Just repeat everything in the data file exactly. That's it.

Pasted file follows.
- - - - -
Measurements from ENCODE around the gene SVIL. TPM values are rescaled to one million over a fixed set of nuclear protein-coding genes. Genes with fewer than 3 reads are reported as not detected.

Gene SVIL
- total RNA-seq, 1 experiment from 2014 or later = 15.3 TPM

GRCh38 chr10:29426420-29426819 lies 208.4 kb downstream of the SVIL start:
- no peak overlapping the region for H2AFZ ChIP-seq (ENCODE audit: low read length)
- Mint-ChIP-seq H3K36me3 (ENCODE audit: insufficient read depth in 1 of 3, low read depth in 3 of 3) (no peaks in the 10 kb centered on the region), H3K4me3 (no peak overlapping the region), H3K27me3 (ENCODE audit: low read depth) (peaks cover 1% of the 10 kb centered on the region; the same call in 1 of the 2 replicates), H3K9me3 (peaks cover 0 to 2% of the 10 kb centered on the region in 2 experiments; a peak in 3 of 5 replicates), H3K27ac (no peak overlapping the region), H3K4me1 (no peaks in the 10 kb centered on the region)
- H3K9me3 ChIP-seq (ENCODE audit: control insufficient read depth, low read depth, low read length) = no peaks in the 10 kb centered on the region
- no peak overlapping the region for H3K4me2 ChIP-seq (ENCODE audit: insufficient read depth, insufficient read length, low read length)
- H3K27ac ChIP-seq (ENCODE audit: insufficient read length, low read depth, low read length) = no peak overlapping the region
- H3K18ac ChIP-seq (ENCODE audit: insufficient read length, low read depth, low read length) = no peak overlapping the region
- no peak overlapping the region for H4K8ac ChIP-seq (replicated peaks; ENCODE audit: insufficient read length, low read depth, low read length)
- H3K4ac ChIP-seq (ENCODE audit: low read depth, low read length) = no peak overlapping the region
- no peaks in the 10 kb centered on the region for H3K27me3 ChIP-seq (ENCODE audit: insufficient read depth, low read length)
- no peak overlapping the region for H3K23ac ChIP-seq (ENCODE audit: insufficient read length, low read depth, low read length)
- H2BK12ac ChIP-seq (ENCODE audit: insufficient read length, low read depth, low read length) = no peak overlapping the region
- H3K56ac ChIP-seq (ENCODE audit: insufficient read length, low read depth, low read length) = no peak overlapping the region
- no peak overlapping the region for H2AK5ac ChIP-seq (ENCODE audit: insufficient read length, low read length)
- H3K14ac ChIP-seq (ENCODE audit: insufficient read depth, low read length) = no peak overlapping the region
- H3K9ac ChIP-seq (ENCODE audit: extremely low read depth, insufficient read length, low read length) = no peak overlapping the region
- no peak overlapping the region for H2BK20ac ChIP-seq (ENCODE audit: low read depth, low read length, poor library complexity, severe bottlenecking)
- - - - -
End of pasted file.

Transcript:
Measurements from ENCODE around the gene SVIL. TPM values are rescaled to one million over a fixed set of nuclear protein-coding genes. Genes with fewer than 3 reads are reported as not detected.

Gene SVIL
- total RNA-seq, 1 experiment from 2014 or later = 15.3 TPM

GRCh38 chr10:29426420-29426819 lies 208.4 kb downstream of the SVIL start:
- no peak overlapping the region for H2AFZ ChIP-seq (ENCODE audit: low read length)
- Mint-ChIP-seq H3K36me3 (ENCODE audit: insufficient read depth in 1 of 3, low read depth in 3 of 3) (no peaks in the 10 kb centered on the region), H3K4me3 (no peak overlapping the region), H3K27me3 (ENCODE audit: low read depth) (peaks cover 1% of the 10 kb centered on the region; the same call in 1 of the 2 replicates), H3K9me3 (peaks cover 0 to 2% of the 10 kb centered on the region in 2 experiments; a peak in 3 of 5 replicates), H3K27ac (no peak overlapping the region), H3K4me1 (no peaks in the 10 kb centered on the region)
- H3K9me3 ChIP-seq (ENCODE audit: control insufficient read depth, low read depth, low read length) = no peaks in the 10 kb centered on the region
- no peak overlapping the region for H3K4me2 ChIP-seq (ENCODE audit: insufficient read depth, insufficient read length, low read length)
- H3K27ac ChIP-seq (ENCODE audit: insufficient read length, low read depth, low read length) = no peak overlapping the region
- H3K18ac ChIP-seq (ENCODE audit: insufficient read length, low read depth, low read length) = no peak overlapping the region
- no peak overlapping the region for H4K8ac ChIP-seq (replicated peaks; ENCODE audit: insufficient read length, low read depth, low read length)
- H3K4ac ChIP-seq (ENCODE audit: low read depth, low read length) = no peak overlapping the region
- no peaks in the 10 kb centered on the region for H3K27me3 ChIP-seq (ENCODE audit: insufficient read depth, low read length)
- no peak overlapping the region for H3K23ac ChIP-seq (ENCODE audit: insufficient read length, low read depth, low read length)
- H2BK12ac ChIP-seq (ENCODE audit: insufficient read length, low read depth, low read length) = no peak overlapping the region
- H3K56ac ChIP-seq (ENCODE audit: insufficient read length, low read depth, low read length) = no peak overlapping the region
- no peak overlapping the region for H2AK5ac ChIP-seq (ENCODE audit: insufficient read length, low read length)
- H3K14ac ChIP-seq (ENCODE audit: insufficient read depth, low read length) = no peak overlapping the region
- H3K9ac ChIP-seq (ENCODE audit: extremely low read depth, insufficient read length, low read length) = no peak overlapping the region
- no peak overlapping the region for H2BK20ac ChIP-seq (ENCODE audit: low read depth, low read length, poor library complexity, severe bottlenecking)